Playing style

Smith is one of only five NFL players who have amassed over 10,000 career-rushing yards and 400 career receptions. Emmitt Smith and Jerry Rice are the only two non-kickers to score 1,000 points in a career.

In his last season, Smith became the oldest player in NFL history ever to throw his first touchdown pass, throwing a 21-yard touchdown strike on a halfback option play. It was the only passing attempt of his career.

In 1995, Smith broke two of Tony Dorsett's Dallas franchise rushing records. The first, he had 100+ yards rushing in each of the first four games of a season. And second, Smith rushed for 1773 yards, breaking Dorsett's single season rushing record of 1646. Both records would hold for 19 years, until in 2014, DeMarco Murray rushed for 100+ yards in each of his first eight games. Murray also broke his single season rushing record with 1845 yards.

Smith also accumulated several NFL postseason records, including rushing touchdowns (19), consecutive games with a rushing touchdown (9), and 100-yard rushing games (7). His 1,586 yards rushing is also top on the NFL postseason chart, and he shares the total playoff touchdown mark of twenty-one with Thurman Thomas. With the Cowboys, Smith won three Super Bowl rings and rushed for over 100 yards in two of those games, Super Bowl XXVII (108 yards and a touchdown, and six receptions for twenty-seven yards), and Super Bowl XXVIII (132 yards and two touchdowns, and four receptions for twenty-six yards). Smith received the Super Bowl MVP award for Super Bowl XXVIII, becoming the only Cowboys running back ever to win that award. He also scored two touchdowns in Super Bowl XXX.

Smith currently holds the NFL record in career rushing yards with 18,355, breaking the previous record held by Walter Payton, on October 27, 2002.[26] He leads all running backs with 164 career rushing touchdowns, and his 175 total touchdowns ranks him second only to Jerry Rice's 208. The total of his rushing yards, receiving yards (3,224) and fumble return yards (−15) gives him a total of 21,564 yards from the line of scrimmage, making him one of only four players in NFL history to eclipse the 21,000-combined yards mark. (The others being Jerry Rice, Brian Mitchell and Walter Payton)

Fan banner honoring the NFL's all-time leading rusher banner at Texas Stadium.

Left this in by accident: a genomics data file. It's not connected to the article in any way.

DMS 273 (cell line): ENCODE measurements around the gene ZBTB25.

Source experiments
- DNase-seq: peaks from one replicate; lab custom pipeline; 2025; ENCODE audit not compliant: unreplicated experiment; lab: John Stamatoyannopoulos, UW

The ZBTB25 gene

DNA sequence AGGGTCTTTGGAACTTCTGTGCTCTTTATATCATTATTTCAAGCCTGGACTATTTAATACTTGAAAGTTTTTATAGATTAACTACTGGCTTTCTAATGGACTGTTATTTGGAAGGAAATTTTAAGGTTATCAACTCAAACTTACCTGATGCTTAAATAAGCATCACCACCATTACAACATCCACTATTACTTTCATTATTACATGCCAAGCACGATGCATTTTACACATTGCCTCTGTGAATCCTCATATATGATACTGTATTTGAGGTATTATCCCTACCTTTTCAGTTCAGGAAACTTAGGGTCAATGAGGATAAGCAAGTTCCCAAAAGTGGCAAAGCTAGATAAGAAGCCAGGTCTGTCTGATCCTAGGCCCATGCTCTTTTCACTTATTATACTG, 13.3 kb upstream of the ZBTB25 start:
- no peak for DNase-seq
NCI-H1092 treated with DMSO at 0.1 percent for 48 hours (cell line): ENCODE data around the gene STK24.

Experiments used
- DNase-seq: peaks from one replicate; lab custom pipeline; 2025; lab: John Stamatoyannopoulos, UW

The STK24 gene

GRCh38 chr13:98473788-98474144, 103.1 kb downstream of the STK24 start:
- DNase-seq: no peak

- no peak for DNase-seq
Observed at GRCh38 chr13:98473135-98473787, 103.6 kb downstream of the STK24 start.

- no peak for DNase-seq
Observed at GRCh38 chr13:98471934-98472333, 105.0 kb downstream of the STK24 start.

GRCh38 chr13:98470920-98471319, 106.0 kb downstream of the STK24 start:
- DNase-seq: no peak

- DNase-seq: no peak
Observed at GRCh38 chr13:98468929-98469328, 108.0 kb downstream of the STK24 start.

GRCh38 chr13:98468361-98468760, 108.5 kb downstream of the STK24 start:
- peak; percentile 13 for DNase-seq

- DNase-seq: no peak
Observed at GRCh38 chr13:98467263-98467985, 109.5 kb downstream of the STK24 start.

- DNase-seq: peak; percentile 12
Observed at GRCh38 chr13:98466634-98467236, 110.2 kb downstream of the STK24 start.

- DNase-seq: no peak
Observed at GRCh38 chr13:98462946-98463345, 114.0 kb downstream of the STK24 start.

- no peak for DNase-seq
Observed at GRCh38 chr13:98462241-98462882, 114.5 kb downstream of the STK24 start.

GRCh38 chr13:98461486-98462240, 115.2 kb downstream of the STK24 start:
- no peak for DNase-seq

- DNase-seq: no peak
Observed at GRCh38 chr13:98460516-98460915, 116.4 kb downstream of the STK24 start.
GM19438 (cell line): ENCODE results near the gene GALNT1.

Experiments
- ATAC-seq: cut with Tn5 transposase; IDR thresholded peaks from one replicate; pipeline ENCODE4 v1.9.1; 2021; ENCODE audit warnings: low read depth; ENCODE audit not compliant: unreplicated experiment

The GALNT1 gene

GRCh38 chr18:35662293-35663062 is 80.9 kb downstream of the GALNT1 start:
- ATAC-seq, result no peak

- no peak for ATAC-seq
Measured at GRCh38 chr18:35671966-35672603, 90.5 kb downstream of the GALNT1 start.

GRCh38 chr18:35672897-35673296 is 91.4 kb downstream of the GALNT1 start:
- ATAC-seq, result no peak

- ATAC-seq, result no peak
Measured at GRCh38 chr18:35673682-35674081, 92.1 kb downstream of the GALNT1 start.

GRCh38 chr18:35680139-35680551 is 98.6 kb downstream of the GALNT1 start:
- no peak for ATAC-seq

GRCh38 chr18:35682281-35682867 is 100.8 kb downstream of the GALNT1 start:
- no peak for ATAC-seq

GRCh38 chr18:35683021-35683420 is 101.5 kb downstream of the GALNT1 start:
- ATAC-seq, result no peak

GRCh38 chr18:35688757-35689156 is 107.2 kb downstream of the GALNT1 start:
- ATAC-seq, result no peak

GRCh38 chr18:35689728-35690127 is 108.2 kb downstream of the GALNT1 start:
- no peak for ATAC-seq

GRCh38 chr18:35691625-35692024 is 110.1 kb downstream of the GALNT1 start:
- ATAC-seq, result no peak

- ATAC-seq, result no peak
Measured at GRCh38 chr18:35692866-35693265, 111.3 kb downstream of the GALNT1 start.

Smith was the first player in NFL history to rush for 1,400 rushing yards or more in five consecutive seasons. Smith, Jim Brown, and LaDainian Tomlinson are the only players with seven straight ten-touchdown seasons to start their careers. With 1,021 rushing yards in 2001, Smith became the first player in NFL history with 11 consecutive 1,000 yard seasons and the first to post eleven 1,000-yard rushing seasons in a career. He is the NFL's all-time leader in rushing attempts with 4,409. Smith is the only player to post three seasons with nineteen or more touchdowns. He also holds the record for most games in a season with a touchdown and most games in a season with a rushing touchdown (15), set in 1995.

Despite his collegiate success, some NFL teams still felt that Smith was too small and slow for the pro game.[25] He fell to the 17th pick in the first round of the 1990 NFL Draft, when he was chosen by the Dallas Cowboys, who traded up to draft him.

Professional career

Smith was subsequently inducted into the University of Florida Athletic Hall of Fame as a "Gator Great" in 1999,[21][22] the Gator Football Ring of Honor and the College Football Hall of Fame in 2006.[23] As part of a series of articles written for The Gainesville Sun in 2006, he was recognized as the No. 3 all-time player among the top 100 from the first 100 years of the Gators football program.[24]

Smith returned to the university during the NFL off-season and completed his bachelor's degree in 1996. [12], Spurrier's first starting running back at Florida, albeit over four seasons instead of three and on 173 more rushing attempts).Errict Rhett (Smith's school rushing record would be broken by [7]